The Second Human Disease Ever Eradicated

Only 126 cases of Guinea worm remain before the parasite disappears from humanity entirely.

A doctor examines a young patient with Guinea worm in her foot in Ghana. (L. Gubb/ The Carter Center)

For the past 30 years, Jimmy Carter has waged war on the Guinea worm, a parasite that infects people who drink water contaminated with its larvae. Carter’s first encounter with the worm was in the late 1980s during a trip to a small village in Ghana, where more than two-thirds of inhabitants were infected.

“I saw a young woman holding a baby in her arms … But it was not a baby—It was her right breast,” he said to a group of reporters. “It was [swollen to] about a foot long. And coming out of the nipple of her breast was a Guinea worm.” Carter would later discover that the woman had 11 worms in her body. This event, which he called one of the most unforgettable scenes of human suffering he had ever seen, inspired him to create a new mission for his Carter Center foundation: The complete eradication of Guinea worm disease.

Jimmy Carter comforts a six-year-old Ghanian girl infected with the parasite. (L.Gubb/The Carter Center)

In 1986, cases of Guinea worm disease numbered more than 3.5 million worldwide. Now, globally, there are only 126 cases left, Carter announced this week during the unveiling of a new exhibit at the American Museum of Natural History in New York, called Countdown to Zero: Defeating Disease. The exhibit showcases “neglected tropical diseases” such as Guinea worm, river blindness, and polio, which have disappeared from wealthy nations but still plague the developing world. Though most of the Western world has averted its attention from the scourges, Carter said that these diseases are prime for eradication, and his foundation is on track to make Guinea worm the second human disease after smallpox to be entirely eliminated worldwide.

Thin, thread-like Guinea worms in a jar (The Carter Center)

The disease was endemic in an estimated 23,735 villages across 21 Asian and African countries like Ghana, India, Pakistan and Yemen in 1991. Now, only 30 villages in four countries—Mali, Chad, Ethiopia, and South Sudan—harbor the worms. The feat comes from decades of public-health intervention. Once inside a human host, the Guinea larva develops into a long, pale worm within a year. Then, over the course of 30 days, it emerges from the infected person’s skin through painful, swollen welts. “Imagine a worm one meter long coming out of your skin for, on average, 11 weeks. That in itself is a nightmare to me,” Craig Withers, a program director at the Carter Center, said at the event. “It’s sort of like ‘Alien’ in real life.” It’s also common for people to suffer from more than one infection, Withers said, adding that the worms can manifest in any part of the body. “Use your worst imagination: Roof of the mouth, breast, the head, scrotum. Any area, it can come out,” Withers said. Afflicted people often immerse themselves in a watering hole in an attempt to wash the worm out of their bodies, but this allows the worm to lay its eggs and start the cycle anew.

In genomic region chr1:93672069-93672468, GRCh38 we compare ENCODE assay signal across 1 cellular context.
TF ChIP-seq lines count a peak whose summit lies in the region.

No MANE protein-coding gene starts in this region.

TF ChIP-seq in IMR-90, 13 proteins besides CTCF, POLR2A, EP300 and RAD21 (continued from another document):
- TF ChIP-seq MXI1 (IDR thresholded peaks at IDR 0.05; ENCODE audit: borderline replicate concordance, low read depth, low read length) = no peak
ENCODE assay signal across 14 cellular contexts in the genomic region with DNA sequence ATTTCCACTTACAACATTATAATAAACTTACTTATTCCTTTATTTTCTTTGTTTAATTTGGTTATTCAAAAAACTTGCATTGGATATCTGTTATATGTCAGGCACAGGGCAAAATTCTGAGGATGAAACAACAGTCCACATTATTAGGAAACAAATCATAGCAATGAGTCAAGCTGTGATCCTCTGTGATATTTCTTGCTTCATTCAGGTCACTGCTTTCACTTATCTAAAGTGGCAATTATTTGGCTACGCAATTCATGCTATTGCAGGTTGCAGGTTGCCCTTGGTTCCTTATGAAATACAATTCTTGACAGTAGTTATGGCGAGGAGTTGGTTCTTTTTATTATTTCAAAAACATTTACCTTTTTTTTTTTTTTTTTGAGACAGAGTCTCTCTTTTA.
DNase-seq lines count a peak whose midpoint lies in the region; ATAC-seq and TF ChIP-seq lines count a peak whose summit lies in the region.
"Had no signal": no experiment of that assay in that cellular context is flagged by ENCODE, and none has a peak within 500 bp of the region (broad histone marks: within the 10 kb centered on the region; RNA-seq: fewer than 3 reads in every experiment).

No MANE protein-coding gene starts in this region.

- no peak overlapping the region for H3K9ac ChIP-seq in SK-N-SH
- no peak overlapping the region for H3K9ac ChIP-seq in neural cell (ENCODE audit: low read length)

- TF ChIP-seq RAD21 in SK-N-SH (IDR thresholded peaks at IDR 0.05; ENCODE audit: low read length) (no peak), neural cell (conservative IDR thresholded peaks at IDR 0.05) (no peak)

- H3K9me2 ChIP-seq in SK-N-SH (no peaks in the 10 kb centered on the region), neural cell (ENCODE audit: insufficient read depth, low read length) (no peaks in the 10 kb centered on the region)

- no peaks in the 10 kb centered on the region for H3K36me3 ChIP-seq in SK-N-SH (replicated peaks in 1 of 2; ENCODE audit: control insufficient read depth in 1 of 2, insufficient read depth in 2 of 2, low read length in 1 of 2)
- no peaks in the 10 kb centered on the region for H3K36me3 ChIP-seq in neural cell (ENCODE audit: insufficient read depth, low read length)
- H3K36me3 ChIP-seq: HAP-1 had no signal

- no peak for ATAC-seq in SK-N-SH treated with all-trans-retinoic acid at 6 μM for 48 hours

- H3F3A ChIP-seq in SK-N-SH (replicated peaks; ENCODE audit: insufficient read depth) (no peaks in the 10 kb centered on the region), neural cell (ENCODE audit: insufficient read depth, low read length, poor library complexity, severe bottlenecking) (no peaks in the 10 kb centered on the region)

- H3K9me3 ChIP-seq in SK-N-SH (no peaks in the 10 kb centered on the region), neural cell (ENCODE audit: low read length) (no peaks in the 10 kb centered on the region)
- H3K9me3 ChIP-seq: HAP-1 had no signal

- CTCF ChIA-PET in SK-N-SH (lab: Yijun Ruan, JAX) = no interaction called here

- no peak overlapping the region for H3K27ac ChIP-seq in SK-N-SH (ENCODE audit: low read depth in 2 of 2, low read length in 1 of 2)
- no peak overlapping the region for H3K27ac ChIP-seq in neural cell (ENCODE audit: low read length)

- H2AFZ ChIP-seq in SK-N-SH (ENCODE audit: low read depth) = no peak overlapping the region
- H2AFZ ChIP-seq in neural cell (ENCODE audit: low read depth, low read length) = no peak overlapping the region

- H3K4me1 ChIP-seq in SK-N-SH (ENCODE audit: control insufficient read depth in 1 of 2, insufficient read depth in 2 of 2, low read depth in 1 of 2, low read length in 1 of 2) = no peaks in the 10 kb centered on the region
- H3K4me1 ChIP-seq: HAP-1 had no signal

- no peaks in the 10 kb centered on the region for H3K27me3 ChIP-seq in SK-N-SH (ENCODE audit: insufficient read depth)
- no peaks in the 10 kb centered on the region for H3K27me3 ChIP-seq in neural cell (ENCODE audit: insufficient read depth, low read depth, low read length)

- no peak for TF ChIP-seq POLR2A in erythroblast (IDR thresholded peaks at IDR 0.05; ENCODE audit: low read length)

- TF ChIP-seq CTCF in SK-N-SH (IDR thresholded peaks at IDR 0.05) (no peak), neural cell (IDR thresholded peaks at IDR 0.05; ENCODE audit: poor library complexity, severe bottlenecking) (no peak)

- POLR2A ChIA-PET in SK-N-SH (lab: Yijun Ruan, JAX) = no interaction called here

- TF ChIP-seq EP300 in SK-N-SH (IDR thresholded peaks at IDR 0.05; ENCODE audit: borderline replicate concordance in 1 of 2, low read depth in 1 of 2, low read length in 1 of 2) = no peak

Two young men use "pipe filters" while drinking water. (L.Gubb/The Carter Center)

The Carter Center helped interrupt this chain of events by educating affected communities on the Guinea worm, and providing them with “pipe filters” to wear around their necks and use like straws for filtering drinking water. The outreach methods that helped the Carter Center decimate the disease may offer insight into combating the explosive Ebola outbreak in West Africa, according to Donald Hopkins, the Carter Center’s vice president for health programs. Hopkins noted that the most important lesson learned from Guinea worm is how essential it is to engage with the afflicted community. He said that doctors should reassure affected villages that Ebola is not a death sentence, and that more than a third of the people infected recover. By dispelling those fears, health officials can encourage those with the disease to seek treatment early, Hopkins said.

“You’re not here to tell them what to do. You need to work with the communities,” he said. “In the case of Ebola, it’s not just a problem for an individual. It’s a problem for the whole community.” Even though the diseases are very different in their incubation periods and in how they’re spread, they both disproportionately affect rural areas in developing countries. The strongest tool needed to combat Ebola is the same as one needed to combat Guinea worm, Hopkins said. “We need peace, and we need people to have faith and believe that something can be done about this disease,” he said. “We’re going to get after some other diseases once we get this one to zero.”